I woke up this morning a little uneasy. I think I had a restless night of sleep. There are many things that run through a farmer’s mind in spring, and I suspect that I was working through the entire list in my sleep. With only six weeks before the summer markets start and ten weeks before the first CSA delivery, there are many pieces that must fall into place for the season.
As I have mentioned before and most people who are engaged in the food system suspect, farming is not a lucrative business. With the average age of farmers in the US increasing to 58.5 years old, and the number of new farmers decreasing each year, it’s clear that farming is a risky financial endeavor at best, and probably a very poor economic choice at worst. I share the financial hopes and worries of family farmers across the US and world, but I am also thankful for our supporters who understand the struggles of the family farm and without whom we could not survive. Family farms, after all, are community farms.
Finances are not the only worry on a farm in spring. The entire season is cast in the next four weeks. Most crops will be planted during this window, and it is the time when the most can go wrong. Most of what can go wrong is out of our control, leaving farmers with a sense of powerlessness. With our main crops filling all of our greenhouses during that period, our crops are concentrated in a small area, creating risk. Rodents can eat an entire crop in a greenhouse overnight. A heater that breaks on a cold night, a power failure from the utility company, or a late season storm that destroys a greenhouse can kill an entire season in one night. We mitigate these risks to the best of our abilities with sensors, backup power, etc., but that does not stop us from worrying.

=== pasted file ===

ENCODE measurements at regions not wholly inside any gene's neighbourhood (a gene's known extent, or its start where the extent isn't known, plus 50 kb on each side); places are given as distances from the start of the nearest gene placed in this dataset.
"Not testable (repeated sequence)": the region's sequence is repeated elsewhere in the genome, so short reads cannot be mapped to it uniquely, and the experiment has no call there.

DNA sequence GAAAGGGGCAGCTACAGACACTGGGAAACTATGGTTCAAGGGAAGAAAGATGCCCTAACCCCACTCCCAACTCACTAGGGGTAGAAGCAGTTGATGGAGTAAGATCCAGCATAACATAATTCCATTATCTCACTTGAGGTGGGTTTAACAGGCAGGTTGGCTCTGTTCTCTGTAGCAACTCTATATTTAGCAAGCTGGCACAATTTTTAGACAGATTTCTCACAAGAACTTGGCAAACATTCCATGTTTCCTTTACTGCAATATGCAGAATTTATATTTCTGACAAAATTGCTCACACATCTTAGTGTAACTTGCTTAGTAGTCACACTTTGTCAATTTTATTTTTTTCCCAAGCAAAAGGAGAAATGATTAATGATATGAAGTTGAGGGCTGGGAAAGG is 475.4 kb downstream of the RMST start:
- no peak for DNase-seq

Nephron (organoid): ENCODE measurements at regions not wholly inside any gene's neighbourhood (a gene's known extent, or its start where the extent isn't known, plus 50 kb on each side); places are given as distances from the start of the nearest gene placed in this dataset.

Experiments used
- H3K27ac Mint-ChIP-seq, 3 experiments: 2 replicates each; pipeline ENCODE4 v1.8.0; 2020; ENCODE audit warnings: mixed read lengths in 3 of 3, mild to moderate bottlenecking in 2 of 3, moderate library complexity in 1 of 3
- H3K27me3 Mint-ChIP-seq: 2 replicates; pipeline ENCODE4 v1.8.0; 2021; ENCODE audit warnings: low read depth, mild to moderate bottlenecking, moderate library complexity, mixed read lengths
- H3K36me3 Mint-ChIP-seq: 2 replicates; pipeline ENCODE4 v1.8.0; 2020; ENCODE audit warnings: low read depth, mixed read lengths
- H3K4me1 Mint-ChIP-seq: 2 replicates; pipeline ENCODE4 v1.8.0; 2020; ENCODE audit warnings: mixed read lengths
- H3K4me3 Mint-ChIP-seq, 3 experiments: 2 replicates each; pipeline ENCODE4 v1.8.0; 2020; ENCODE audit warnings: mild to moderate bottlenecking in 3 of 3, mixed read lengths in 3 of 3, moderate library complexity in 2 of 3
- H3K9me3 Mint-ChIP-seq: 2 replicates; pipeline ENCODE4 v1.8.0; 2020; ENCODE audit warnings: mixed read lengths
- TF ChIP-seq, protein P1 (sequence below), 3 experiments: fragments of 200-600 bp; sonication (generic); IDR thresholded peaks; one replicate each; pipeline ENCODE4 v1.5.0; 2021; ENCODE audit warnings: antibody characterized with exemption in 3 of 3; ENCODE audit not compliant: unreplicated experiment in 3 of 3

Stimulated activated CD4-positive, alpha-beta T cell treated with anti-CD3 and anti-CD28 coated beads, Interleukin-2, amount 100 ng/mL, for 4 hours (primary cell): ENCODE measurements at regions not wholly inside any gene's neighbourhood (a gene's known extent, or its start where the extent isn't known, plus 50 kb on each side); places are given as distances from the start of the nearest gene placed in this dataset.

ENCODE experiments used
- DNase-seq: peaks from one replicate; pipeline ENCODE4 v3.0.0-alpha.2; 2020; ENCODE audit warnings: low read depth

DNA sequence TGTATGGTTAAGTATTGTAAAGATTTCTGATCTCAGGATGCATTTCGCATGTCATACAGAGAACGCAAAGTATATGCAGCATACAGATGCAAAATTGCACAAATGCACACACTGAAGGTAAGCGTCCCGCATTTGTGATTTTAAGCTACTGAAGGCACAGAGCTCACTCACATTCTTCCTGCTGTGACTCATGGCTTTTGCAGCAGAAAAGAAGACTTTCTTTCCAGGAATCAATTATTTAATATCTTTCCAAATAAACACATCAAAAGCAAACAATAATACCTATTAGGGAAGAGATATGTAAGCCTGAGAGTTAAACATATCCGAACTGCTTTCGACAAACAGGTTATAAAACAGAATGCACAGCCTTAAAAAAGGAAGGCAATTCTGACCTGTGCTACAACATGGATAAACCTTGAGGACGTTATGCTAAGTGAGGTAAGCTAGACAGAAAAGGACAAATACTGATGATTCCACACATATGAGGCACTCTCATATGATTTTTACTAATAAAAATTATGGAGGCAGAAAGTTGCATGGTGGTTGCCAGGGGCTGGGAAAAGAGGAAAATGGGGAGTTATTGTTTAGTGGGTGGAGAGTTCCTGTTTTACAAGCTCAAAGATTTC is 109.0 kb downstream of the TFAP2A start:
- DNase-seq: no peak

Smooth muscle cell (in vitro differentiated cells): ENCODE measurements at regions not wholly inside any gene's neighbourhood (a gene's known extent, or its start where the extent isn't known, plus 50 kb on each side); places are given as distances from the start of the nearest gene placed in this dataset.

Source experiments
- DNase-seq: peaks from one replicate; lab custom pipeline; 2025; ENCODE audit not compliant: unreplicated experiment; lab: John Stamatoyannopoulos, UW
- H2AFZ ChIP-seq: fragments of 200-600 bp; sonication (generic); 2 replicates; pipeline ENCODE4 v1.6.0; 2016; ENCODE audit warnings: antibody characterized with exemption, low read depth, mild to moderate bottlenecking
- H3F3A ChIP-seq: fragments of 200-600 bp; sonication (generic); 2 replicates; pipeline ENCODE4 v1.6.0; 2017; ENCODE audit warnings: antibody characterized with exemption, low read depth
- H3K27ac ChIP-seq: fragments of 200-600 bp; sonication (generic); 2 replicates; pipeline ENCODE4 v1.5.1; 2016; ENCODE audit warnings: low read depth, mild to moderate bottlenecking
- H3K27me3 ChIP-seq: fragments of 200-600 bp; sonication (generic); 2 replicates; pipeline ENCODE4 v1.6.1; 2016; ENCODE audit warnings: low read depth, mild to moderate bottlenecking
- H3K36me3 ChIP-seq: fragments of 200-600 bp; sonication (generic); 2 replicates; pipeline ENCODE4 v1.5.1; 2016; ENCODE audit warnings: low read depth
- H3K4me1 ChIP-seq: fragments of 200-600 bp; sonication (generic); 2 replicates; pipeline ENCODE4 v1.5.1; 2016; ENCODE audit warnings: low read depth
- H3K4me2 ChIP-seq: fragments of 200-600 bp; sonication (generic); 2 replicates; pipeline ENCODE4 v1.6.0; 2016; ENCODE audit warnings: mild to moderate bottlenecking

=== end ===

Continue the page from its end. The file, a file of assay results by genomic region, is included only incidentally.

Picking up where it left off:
Equipment needs to be repaired, and that also takes liquidity. Tractor engines break, equipment wears out and needs replacing, and routine maintenance must be performed. Employees need to be hired and trained and field preparation needs to be started. Seeds need to be ordered, and sometimes replacement varieties must be found. There is no room for error because any missed step or catastrophe results in having to wait a full year, under most cases, to rectify. If a watermelon takes 85 days to grow, assuming it is growing through the solstice, there is no window to regrow another crop in the event of a failure, even three or four weeks into the season. It’s a wonder that farmers ever get restful sleep.
And yet, as I approach the average age of a US farmer, I know why I farm. Most farmers do. Even as our numbers dwindle, we know that farming is as necessary as it ever was. While producing, to the best of our abilities, the food that feeds us all , we know that food is the foundation of societies, and that farmers and communities need each other. We attempt to inspire future generations of farmers to join us in our mission while trying to ensure their future is secure. We work with allies in our communities to achieve these goals, and in return, we feed our communities while trying to feed ourselves.
So today, after all of this settles in after a restless night of sleep, I started my morning farm chores. While walking from the chicken barn to the greenhouse, I run into Matt headed to market today in Racine. He leaves with a vehicle packed with fresh produce harvested this past week. I look up and see the moon in its last quarter high in the morning sky, realizing that the very same moon is visible to everyone this morning. We are connected on one planet under one sky. I let go of the worries and head down to the greenhouse to fulfill my purpose as a farmer in my community.